SANTA FE, New Mexico (Reuters) - The New Mexico Supreme Court began hearing arguments on Wednesday on whether same-sex couples should be allowed to wed in a state where such unions are, for the time being, neither expressly recognized nor prohibited by law.
Stepping into an intensifying and often bitter national debate over same-sex matrimony, the court agreed last month to settle the matter for New Mexico as a whole after some counties began issuing marriage licenses to gay and lesbian couples.
Currently eight New Mexico counties allow gay couples to marry, and more than 900 couples have filed for same-sex marriage licenses since clerks in those jurisdictions started issuing them in recent months, some voluntarily and some under court order.
At least two New Mexico judges have upheld gay marriage under provisions of the state constitution, including cases that apply to counties encompassing the state’s largest city, Albuquerque, and the state capital, Santa Fe.
Meanwhile, a number of Republican state lawmakers have filed a lawsuit challenging the authority of the clerk of Dona Ana County, which includes the state’s second-most populous town, Las Cruces, to hand out marriage licenses to gay couples there.
The debate reached a crescendo when all 33 county clerks in the state joined the American Civil Liberties Union and the National Center for Lesbian Rights in petitioning New Mexico’s high court to decide the issue on a statewide basis.
All five justices concurred last month in ordering a review of the case, and the arguments got underway on Wednesday in a courtroom filled to capacity.
Wednesday’s oral arguments come two days after New Jersey Governor Chris Christie, a Republican seen as having national political aspirations, agreed to drop his appeal of a court decision that effectively legalized gay marriage in his state.
“What’s happening in New Mexico is part of a growing national momentum across the country,” said Shannon Minter, legal director at the National Center for Lesbian Rights. “New Jersey became the 14th state to allow same-sex couples to marry; we hope New Mexico will be the 15th.”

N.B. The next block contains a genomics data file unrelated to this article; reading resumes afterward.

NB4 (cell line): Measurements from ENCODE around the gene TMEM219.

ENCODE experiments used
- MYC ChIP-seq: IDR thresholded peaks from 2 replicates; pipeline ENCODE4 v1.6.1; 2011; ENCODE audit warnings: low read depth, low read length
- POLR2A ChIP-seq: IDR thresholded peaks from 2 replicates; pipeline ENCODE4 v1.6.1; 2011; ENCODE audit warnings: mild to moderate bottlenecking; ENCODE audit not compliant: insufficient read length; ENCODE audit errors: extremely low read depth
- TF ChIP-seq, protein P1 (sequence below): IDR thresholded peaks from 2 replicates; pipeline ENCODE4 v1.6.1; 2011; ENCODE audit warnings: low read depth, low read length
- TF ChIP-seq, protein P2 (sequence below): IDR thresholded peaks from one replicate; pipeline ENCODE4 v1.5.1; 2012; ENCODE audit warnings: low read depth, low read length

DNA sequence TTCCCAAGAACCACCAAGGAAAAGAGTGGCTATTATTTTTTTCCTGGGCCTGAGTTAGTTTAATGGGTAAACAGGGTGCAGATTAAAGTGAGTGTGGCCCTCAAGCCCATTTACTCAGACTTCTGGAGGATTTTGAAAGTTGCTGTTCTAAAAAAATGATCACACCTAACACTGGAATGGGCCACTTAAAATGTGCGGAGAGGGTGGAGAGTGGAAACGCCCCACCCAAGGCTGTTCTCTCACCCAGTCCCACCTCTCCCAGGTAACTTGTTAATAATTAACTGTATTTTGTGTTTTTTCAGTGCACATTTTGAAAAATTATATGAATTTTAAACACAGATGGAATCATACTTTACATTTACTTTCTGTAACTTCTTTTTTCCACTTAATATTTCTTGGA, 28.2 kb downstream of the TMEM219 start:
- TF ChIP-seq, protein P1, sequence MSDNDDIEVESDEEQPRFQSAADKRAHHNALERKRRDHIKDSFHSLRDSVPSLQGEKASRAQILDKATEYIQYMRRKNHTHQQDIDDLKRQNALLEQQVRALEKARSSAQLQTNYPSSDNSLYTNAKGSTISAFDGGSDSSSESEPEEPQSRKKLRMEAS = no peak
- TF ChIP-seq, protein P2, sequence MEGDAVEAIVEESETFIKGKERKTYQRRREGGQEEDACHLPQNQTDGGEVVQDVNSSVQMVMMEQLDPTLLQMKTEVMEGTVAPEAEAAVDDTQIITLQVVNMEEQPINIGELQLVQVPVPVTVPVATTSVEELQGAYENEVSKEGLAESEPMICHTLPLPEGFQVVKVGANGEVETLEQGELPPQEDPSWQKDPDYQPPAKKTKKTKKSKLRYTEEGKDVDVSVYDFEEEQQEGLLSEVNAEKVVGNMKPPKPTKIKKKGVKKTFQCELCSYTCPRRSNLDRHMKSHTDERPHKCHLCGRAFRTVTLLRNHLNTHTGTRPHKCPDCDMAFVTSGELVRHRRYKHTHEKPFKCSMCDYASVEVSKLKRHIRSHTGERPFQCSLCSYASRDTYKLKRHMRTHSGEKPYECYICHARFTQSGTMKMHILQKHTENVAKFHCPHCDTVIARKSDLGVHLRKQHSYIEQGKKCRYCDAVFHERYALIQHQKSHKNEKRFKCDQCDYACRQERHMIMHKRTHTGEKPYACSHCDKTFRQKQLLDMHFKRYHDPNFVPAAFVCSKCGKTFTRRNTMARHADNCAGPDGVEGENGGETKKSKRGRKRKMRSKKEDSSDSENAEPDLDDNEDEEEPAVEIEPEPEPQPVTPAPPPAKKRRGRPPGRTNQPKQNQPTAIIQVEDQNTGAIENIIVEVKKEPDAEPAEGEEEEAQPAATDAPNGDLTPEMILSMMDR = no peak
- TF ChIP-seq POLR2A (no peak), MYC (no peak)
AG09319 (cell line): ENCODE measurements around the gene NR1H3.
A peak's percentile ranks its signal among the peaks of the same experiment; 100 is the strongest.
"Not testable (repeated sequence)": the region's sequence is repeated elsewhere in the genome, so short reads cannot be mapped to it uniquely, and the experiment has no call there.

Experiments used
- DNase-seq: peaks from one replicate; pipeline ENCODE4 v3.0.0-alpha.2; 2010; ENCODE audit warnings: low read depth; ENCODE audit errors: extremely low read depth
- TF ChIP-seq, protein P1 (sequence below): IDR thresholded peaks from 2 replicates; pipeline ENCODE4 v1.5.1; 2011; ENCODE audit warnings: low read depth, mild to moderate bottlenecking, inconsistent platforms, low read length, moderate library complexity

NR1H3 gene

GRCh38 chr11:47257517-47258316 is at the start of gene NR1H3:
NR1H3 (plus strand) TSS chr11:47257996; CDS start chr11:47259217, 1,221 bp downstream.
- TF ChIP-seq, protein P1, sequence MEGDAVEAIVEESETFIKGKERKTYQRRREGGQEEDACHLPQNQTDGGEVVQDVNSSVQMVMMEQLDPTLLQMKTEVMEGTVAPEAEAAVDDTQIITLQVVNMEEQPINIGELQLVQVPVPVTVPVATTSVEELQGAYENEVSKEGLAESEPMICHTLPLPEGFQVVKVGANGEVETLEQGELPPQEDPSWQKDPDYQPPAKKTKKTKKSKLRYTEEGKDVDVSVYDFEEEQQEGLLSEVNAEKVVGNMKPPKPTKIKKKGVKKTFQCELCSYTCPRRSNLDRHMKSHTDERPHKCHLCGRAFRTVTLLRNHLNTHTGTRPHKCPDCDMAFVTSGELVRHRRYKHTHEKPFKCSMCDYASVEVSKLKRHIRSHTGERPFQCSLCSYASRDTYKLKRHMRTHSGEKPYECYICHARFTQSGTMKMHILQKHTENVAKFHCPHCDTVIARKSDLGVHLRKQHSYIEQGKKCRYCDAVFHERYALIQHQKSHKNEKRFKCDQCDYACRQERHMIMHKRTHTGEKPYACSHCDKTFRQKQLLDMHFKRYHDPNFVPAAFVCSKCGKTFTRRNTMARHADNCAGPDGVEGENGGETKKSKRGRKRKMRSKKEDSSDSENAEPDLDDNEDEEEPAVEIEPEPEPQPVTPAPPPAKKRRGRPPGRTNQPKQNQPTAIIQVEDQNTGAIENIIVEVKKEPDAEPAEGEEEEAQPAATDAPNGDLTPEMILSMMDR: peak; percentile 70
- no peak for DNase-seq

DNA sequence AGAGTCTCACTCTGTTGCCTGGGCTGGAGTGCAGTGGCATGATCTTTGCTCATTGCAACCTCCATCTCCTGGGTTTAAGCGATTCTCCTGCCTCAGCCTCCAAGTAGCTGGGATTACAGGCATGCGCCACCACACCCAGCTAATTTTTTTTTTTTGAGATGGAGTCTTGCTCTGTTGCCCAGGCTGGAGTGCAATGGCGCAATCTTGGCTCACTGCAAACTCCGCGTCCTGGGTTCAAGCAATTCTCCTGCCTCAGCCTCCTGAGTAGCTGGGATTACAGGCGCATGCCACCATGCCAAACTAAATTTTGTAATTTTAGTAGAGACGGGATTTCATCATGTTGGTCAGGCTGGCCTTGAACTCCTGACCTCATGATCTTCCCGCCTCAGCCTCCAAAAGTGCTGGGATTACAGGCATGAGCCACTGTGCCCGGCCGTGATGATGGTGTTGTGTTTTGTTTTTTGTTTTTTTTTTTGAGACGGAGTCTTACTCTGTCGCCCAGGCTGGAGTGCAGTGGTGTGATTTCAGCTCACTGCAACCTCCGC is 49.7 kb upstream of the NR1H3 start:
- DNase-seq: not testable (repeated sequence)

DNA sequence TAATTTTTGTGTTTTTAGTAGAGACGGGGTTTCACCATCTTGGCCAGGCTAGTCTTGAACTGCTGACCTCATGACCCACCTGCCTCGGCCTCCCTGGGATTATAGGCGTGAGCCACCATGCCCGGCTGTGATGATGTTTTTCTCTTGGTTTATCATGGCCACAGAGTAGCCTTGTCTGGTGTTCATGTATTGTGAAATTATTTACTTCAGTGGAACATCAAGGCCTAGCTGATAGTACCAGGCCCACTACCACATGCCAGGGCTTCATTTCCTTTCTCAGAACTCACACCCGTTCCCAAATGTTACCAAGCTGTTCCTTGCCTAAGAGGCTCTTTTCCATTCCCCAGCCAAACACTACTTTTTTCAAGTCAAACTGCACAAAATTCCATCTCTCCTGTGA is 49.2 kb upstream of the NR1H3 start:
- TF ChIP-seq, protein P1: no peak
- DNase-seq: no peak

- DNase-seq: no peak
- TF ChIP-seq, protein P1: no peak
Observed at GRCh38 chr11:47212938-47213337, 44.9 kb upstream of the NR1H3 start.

Some gay marriage opponents have also welcomed the intervention of the state Supreme Court.
“We need to have a ruling one way or the other instead of, ‘My county can, yours can‘t,'” said state Representative Anna Crook, a Republican from the town of Clovis who is one of the state lawmakers participating in the lawsuit in Dona Ana County.
Her group has likewise filed a friend-of-the-court brief urging the five justices to side with those who insist that the state only recognize marriage as between one man and one woman.
The state’s constitution is vague on the issue, referring to marriage as a union between two people, without explicitly restricting the institution of matrimony to straight couples.
Republican state Senator Bill Sharer argues that New Mexico’s constitutional definition of marriage, which he said is unique among the states, is a century-old construct intended primarily to outlaw polygamy, or plural marriage.
Confining marriage exclusively to heterosexuals went without saying, according to Sharer, who has led the charge against same-sex unions in the state.
“For almost all of human history, except the last 10 years, people understood what marriage was,” he said in advance of the hearing. “About 10 years ago, people got confused.”
Others, including Republican Governor Susana Martinez, have said the issue should be put to voters rather than decided by the courts. Gay rights advocates counter that the courts are the most appropriate forum for deciding civil liberties.
“Your rights are not subject to votes. That’s why we put rights into the constitution, and why courts are put in a position to uphold these rights,” said Peter Kierst, an outside counsel for the ACLU.
He said the plaintiffs in the case would ask the justices to support same-sex marriage under constitutional and statutory principles barring discrimination and providing equal protection under the law.
Alex Hanna and his partner, Yon Hudson, were among those who went to court after initially being denied marriage licenses in Santa Fe County, before a district judge ordered the county clerk there to issue licenses to same-sex couples.
“Obviously we’re very happy the Supreme Court is finally stepping in,” Hanna said. “We’re confident that the Supreme Court will uphold the district court rulings and that it will be a state law very soon.”
No ruling from the bench in the case is anticipated on Wednesday. Lawyers expect the high court to render its decision by year’s end.
Reporting by Zelie Pollon; Editing by Steve Gorman, Cynthia Johnston and Jackie Frank